Nightingale hospitals ordered to ‘mobilise’ as UK sees ‘marked pick up’ in coronavirus cases
Nightingale hospitals in coronavirus hotspots are being “mobilised” ahead of a potential surge in admissions, government scientists said today.
The hospitals in Manchester, Sunderland and Harrogate have been ordered to prepare for the next phase of the pandemic, the NHS’s national medical director said.
Professor Stephen Powis said they were moving those hospitals into a “higher state of alert and readiness” and will do so with other Nightingale hospitals across the country if the need arises.
He also said they would be introducing regular testing for staff in high risk areas even when they do not have symptoms.
He told a briefing of health journalists: “To protect our staff and our patients we will be introducing – with tests provided by the Test and Trace service – regular testing for staff in these high-risk areas, even when they don’t have symptoms.
“This will help us keep staff and patients in those hospitals as safe as possible.
“Secondly, we have asked the Nightingale hospitals in Manchester, Sunderland and Harrogate to prepare for this next phase.
“They are being asked to mobilise over the next few weeks to be ready to accept patients if necessary.”
Professor Powis said that rising cases in the community were leading to rising hospital admissions. He said the country was now seeing “renewed growth in infection rates” with parts of the country such as the North West badly affected.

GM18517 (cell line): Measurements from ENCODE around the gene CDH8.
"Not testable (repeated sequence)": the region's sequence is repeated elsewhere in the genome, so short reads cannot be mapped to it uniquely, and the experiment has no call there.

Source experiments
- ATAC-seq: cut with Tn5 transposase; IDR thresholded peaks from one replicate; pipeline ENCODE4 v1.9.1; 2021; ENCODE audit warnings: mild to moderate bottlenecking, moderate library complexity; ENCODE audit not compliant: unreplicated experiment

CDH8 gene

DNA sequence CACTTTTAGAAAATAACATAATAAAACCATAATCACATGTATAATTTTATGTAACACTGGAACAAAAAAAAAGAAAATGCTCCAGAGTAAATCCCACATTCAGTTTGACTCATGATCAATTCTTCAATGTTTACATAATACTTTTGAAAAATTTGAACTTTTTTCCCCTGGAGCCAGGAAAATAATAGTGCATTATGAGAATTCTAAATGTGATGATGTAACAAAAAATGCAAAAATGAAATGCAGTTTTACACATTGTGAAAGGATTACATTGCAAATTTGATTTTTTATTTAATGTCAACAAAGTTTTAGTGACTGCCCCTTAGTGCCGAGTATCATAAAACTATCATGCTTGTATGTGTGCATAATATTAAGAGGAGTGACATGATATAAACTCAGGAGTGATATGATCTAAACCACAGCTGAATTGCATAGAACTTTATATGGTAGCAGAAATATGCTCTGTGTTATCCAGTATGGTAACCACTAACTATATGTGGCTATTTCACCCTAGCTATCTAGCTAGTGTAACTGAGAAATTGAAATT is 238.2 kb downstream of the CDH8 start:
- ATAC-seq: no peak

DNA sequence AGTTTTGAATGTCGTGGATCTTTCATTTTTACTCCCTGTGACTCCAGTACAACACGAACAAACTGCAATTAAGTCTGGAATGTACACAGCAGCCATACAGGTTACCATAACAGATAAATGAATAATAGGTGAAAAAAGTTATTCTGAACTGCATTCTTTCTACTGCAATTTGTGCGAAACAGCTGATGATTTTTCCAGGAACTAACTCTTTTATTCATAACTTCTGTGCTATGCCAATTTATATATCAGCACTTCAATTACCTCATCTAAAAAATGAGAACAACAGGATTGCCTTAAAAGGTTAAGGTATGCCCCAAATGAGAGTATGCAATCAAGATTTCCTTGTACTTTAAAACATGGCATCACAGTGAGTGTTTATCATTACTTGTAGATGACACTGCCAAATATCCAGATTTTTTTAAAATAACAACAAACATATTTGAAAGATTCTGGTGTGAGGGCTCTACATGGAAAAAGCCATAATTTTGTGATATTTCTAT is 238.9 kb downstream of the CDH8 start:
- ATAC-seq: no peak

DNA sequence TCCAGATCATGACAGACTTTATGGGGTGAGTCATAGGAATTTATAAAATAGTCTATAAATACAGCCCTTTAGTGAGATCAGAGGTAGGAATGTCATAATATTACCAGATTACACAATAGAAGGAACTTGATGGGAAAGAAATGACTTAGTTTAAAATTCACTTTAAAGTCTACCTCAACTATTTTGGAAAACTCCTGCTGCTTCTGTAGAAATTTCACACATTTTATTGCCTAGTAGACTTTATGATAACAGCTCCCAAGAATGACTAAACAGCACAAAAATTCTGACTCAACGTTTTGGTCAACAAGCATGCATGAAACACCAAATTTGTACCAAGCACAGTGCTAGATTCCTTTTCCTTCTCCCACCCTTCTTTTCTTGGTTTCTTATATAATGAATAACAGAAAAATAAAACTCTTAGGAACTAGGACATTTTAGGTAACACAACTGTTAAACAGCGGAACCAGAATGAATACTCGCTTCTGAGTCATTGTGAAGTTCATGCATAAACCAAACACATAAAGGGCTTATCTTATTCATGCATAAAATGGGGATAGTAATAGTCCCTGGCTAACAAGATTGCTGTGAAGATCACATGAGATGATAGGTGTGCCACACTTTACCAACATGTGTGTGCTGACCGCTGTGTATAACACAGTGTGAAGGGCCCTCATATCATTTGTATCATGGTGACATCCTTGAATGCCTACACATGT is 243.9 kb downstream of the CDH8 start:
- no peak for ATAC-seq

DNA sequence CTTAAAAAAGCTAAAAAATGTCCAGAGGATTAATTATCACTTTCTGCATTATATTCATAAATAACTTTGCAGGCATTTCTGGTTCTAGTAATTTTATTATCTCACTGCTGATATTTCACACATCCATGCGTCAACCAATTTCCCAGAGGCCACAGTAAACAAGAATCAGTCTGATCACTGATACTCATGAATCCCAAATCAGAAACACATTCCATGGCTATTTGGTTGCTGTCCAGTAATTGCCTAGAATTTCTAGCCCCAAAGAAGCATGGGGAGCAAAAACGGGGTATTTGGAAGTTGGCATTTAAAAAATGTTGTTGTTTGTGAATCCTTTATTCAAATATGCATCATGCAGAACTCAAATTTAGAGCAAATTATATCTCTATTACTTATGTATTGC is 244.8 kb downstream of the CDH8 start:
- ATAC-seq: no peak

He also said it was “wishful thinking” to suggest that the elderly could be fenced off from the virus.
The scientists were outlining the facts before Boris Johnson makes a statement to the Commons this afternoon on a new tiered system of local coronavirus alert levels for England.
Professor Jonathan Van-Tam, the UK’s deputy chief medical officer, said there had been a “marked pick-up” in coronavirus cases which will result in more deaths.
He said: “Having had a rather flat summer, with very low amounts of Covid-positive patients in the UK, you can see that from early September there has been a marked pick-up.”
He also outlined the lag between identified cases and patients being admitted to hospital or dying.
He added: “The hospital admissions we have now actually relate to a time when there fewer cases of Covid-19.
“Already, with the cases that we know about, we have baked in additional hospital admissions and sadly we also have baked in additional deaths that are now consequent upon infections that have already happened.”
They were also joined by Dr Jane Eddleston, the Greater Manchester medical lead for a coronavirus data briefing.
The Prime Minister will also host a televised press conference this evening alongside chief medical officer Professor Chris Whitty and Chancellor Rishi Sunak.